How to Still Get Thrilled by the Cinque Terre in Italy

Cinque Terre Italy tour

If you went back in time a couple of decades, you could have much of Italy’s Cinque Terre to yourself. The dramatic coast and it’s five pretty villages were no secret, but they had not yet been discovered by the masses. But, as The Telegraph pointed out a couple years ago, “Then came the magazine photo spreads, the newspaper features, and the first curious cruise ship passengers from La Spezia, just a few miles to the south.”

Riomaggiore village boat ramp in the Cinque Terre coast region of ItalyNow the crowds start coming in April and don’t let up until late October, so it’s more important than ever to take steps to avoid the hordes.

You can easily visit the five villages on your own. Cinque Terre starts just 170 kilometers from Florence. You’re better off not trying to do it by car though: parking is rare or non-existent in the villages. There’s a train that runs along the coast and stops at each village, or a ferry boat between them.

Unless you’re going to rent an apartment or get a room at an inn, however, you’re probably better off going with a guide. Someone who knows the ins and outs of the area can really enhance your trip and show you all the best hidden plazas and viewpoints. Here are some of the ways to ensure you have a great experience on the coast.

Get an Early Start

If you visit the area on a day trip from Florence, make sure it’s one that leaves very early and devotes a long period of time to different villages. This tour from Ciao Florence departs at 7:00 a.m. and lasts for 12 hours. That may sound a bit tiring, but you’ll have a head start on most of the crowds arriving late morning or in the afternoon. You’ll also have a better chance of getting photos when the light is not directly overhead.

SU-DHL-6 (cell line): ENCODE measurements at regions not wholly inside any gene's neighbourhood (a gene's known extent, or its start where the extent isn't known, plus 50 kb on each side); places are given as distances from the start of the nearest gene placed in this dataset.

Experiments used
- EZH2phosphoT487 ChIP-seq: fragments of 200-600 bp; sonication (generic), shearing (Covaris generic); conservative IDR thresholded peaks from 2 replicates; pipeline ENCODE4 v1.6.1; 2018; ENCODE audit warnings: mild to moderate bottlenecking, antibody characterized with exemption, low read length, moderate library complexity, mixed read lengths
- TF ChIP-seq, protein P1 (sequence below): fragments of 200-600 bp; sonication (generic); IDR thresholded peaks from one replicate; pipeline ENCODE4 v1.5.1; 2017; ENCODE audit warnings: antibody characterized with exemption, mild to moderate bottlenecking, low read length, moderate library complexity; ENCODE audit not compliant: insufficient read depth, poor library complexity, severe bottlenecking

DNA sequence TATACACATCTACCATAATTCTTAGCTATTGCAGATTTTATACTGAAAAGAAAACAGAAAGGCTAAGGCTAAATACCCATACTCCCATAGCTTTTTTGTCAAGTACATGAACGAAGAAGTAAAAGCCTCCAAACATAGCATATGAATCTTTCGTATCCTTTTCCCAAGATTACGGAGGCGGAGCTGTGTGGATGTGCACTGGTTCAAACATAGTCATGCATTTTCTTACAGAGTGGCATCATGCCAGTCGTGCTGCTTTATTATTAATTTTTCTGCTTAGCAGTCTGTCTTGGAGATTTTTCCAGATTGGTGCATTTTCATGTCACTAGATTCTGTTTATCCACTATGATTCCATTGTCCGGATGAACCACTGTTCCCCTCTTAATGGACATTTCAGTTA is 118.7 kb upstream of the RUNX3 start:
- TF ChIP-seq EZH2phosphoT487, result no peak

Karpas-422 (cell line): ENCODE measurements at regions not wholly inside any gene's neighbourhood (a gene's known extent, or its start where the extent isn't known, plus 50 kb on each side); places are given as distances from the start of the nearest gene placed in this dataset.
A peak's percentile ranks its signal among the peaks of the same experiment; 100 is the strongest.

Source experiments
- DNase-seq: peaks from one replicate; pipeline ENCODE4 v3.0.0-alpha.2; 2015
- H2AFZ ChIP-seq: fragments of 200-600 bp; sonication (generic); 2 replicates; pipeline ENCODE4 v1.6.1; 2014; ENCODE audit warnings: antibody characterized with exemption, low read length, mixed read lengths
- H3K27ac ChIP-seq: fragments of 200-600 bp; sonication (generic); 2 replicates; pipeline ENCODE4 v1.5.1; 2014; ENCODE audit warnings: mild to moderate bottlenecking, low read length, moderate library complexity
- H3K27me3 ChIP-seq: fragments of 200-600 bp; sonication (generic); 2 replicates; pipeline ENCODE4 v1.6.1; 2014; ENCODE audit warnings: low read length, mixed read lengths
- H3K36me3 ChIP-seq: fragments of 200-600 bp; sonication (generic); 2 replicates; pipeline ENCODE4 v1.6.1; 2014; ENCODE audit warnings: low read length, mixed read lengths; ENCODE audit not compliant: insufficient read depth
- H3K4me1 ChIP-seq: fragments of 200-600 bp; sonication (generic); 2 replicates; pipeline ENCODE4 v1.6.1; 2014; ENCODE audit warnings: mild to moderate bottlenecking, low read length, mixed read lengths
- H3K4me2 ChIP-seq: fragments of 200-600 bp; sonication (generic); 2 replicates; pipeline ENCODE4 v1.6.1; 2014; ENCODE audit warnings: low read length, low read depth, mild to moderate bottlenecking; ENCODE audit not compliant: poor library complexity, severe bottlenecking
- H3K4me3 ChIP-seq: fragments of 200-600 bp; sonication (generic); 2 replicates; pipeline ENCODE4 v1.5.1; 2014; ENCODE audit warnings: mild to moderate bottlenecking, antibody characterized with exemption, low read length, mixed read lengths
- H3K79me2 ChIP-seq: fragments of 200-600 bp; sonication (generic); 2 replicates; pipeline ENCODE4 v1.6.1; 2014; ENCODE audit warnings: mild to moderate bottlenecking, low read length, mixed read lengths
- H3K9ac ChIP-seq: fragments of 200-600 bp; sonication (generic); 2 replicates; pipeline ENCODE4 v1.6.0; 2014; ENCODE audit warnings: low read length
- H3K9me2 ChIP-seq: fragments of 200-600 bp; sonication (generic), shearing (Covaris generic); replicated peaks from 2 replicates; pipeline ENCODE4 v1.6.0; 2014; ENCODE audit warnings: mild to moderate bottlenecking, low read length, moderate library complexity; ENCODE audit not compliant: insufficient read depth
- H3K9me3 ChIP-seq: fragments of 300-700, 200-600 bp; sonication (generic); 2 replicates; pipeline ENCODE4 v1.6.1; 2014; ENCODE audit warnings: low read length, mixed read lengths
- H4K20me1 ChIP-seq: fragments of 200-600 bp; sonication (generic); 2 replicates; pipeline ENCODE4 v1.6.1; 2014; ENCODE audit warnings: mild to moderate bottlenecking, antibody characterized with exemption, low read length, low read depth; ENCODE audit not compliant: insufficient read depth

Monterosso village in Italy

After arriving on the coast you start in Riomaggiore, walk along the “Via dell’Amore” (The Path of Love) to Manarola, then on to Monterosso where there’s a swimming beach. The last stop, reached by boat, is Vernazza.

Hike up to Corniglia

The village of  Corniglia doesn’t get as many visitors as the others because it’s not directly on the sea or next to a train stop. So it’s not on the typical group day tour like the one outlined above. You either have to take a shuttle bus up from the train station or hike the 382 steps up to get there. Besides that being a good way to work off some of that good Italian food, the effort gets you to a special viewing point. This is the only place where you can swivel around and see all five Cinque Terre villages from one spot.

To include this village on your trip, it’s best to book a private tour or spend at least one night in the area so you have more time.

Bundle Up and Go Off Season

In the colder months of November through March, the crowds thin out and village life returns to something closer to what it used to be like. You won’t be swimming or sunning at this time, but the scenery can be even more dramatic when the waves kick up and start pounding the shore. Prices are lower, the cafes aren’t so packed, and you won’t feel like a number.

Manarola village Cinque Terre, Italy

As long as travelers keep drooling over Italy, the glossy travel magazines will keep putting its most picturesque locations on the cover. So there’s no point of waiting for the crowds to subside before you visit the Cinque Terre. It’s not going to happen. Just do it right so you’ll get the most out of your experience.

This post was made possible by a sponsorship contribution from Ciao Florence Tours and Travel, who supplied the photos. They had no input on the content and as always, all opinions are our own. 

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